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Wednesday, September 10, 2003

WMD use by Iraq according to IranVision.

Tuesday, September 09, 2003

What the Road Map actually looked / looks like:

Press Statement
Office of the Spokesman
Washington, DC
April 30, 2003


A Performance-Based Roadmap to a Permanent Two-State Solution to the Israeli-Palestinian Conflict


The following is a performance-based and goal-driven roadmap, with clear phases, timelines, target dates, and benchmarks aiming at progress through reciprocal steps by the two parties in the political, security, economic, humanitarian, and institution-building fields, under the auspices of the Quartet [the United States, European Union, United Nations, and Russia]. The destination is a final and comprehensive settlement of the Israel-Palestinian conflict by 2005, as presented in President Bush’s speech of 24 June, and welcomed by the EU, Russia and the UN in the 16 July and 17 September Quartet Ministerial statements.

A two-state solution to the Israeli-Palestinian conflict will only be achieved through an end to violence and terrorism, when the Palestinian people have a leadership acting decisively against terror and willing and able to build a practicing democracy based on tolerance and liberty, and through Israel’s readiness to do what is necessary for a democratic Palestinian state to be established, and a clear, unambiguous acceptance by both parties of the goal of a negotiated settlement as described below. The Quartet will assist and facilitate implementation of the plan, starting in Phase I, including direct discussions between the parties as required. The plan establishes a realistic timeline for implementation. However, as a performance-based plan, progress will require and depend upon the good faith efforts of the parties, and their compliance with each of the obligations outlined below. Should the parties perform their obligations rapidly, progress within and through the phases may come sooner than indicated in the plan. Non-compliance with obligations will impede progress.

A settlement, negotiated between the parties, will result in the emergence of an independent, democratic, and viable Palestinian state living side by side in peace and security with Israel and its other neighbors. The settlement will resolve the Israel-Palestinian conflict, and end the occupation that began in 1967, based on the foundations of the Madrid Conference, the principle of land for peace, UNSCRs 242, 338 and 1397, agreements previously reached by the parties, and the initiative of Saudi Crown Prince Abdullah – endorsed by the Beirut Arab League Summit – calling for acceptance of Israel as a neighbor living in peace and security, in the context of a comprehensive settlement. This initiative is a vital element of international efforts to promote a comprehensive peace on all tracks, including the Syrian-Israeli and Lebanese-Israeli tracks.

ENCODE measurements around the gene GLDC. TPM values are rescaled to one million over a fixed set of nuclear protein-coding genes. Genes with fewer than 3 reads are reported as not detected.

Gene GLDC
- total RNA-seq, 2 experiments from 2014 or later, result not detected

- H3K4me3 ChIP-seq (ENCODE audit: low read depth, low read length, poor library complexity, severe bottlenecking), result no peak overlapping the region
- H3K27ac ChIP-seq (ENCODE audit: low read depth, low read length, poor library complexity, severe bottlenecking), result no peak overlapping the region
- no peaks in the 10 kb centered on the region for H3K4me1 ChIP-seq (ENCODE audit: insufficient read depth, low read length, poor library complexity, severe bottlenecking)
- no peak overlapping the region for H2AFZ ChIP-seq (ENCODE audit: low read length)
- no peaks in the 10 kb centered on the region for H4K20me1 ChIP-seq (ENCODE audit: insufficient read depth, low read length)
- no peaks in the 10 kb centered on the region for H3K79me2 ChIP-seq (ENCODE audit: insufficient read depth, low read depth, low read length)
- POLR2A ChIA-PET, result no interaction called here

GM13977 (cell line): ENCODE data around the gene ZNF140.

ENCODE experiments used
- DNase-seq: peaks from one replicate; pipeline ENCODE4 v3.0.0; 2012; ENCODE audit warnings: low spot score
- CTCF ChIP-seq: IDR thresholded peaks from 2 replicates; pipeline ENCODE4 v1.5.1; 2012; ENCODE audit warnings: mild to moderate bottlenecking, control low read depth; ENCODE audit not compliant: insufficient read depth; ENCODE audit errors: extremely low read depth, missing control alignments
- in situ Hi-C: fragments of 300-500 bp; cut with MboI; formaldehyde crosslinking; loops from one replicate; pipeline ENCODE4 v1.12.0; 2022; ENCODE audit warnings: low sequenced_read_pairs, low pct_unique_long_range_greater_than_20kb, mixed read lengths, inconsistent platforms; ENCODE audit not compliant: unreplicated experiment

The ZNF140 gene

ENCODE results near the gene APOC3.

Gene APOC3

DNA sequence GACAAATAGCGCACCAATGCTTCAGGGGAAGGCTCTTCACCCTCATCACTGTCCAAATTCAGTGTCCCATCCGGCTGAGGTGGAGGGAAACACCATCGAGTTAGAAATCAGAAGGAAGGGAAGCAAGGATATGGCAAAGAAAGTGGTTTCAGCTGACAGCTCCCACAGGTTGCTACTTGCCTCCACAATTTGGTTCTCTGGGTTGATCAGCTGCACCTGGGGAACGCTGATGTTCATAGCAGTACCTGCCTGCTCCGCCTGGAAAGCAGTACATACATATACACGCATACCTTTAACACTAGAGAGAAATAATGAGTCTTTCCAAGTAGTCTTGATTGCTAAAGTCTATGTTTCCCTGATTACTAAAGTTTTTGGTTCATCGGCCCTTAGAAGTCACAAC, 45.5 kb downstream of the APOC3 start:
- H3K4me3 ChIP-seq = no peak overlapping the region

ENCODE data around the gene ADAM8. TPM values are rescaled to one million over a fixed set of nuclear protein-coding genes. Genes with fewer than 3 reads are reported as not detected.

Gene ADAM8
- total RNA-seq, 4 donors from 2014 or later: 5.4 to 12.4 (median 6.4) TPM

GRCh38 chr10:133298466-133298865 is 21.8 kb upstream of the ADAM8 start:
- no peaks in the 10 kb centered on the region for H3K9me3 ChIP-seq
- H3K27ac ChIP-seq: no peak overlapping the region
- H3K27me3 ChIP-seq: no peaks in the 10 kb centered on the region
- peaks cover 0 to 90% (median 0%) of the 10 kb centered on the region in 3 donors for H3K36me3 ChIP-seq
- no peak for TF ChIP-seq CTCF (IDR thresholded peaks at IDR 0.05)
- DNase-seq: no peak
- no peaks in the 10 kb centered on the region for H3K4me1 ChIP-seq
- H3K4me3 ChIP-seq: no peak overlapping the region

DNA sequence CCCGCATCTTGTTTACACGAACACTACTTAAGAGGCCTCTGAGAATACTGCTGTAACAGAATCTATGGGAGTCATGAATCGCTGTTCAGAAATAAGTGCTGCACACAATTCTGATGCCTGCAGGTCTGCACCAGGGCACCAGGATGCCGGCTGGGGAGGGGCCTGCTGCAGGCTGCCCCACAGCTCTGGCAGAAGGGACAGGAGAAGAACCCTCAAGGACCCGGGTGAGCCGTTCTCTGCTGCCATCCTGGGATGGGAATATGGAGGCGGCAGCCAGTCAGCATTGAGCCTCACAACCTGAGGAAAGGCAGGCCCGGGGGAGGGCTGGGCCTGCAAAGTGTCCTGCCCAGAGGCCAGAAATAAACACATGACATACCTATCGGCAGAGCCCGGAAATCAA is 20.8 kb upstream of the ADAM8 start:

The Quartet will meet regularly at senior levels to evaluate the parties' performance on implementation of the plan. In each phase, the parties are expected to perform their obligations in parallel, unless otherwise indicated.

Phase I: Ending Terror And Violence, Normalizing Palestinian Life, and Building Palestinian Institutions -- Present to May 2003
In Phase I, the Palestinians immediately undertake an unconditional cessation of violence according to the steps outlined below; such action should be accompanied by supportive measures undertaken by Israel. Palestinians and Israelis resume security cooperation based on the Tenet work plan to end violence, terrorism, and incitement through restructured and effective Palestinian security services. Palestinians undertake comprehensive political reform in preparation for statehood, including drafting a Palestinian constitution, and free, fair and open elections upon the basis of those measures. Israel takes all necessary steps to help normalize Palestinian life. Israel withdraws from Palestinian areas occupied from September 28, 2000 and the two sides restore the status quo that existed at that time, as security performance and cooperation progress. Israel also freezes all settlement activity, consistent with the Mitchell report.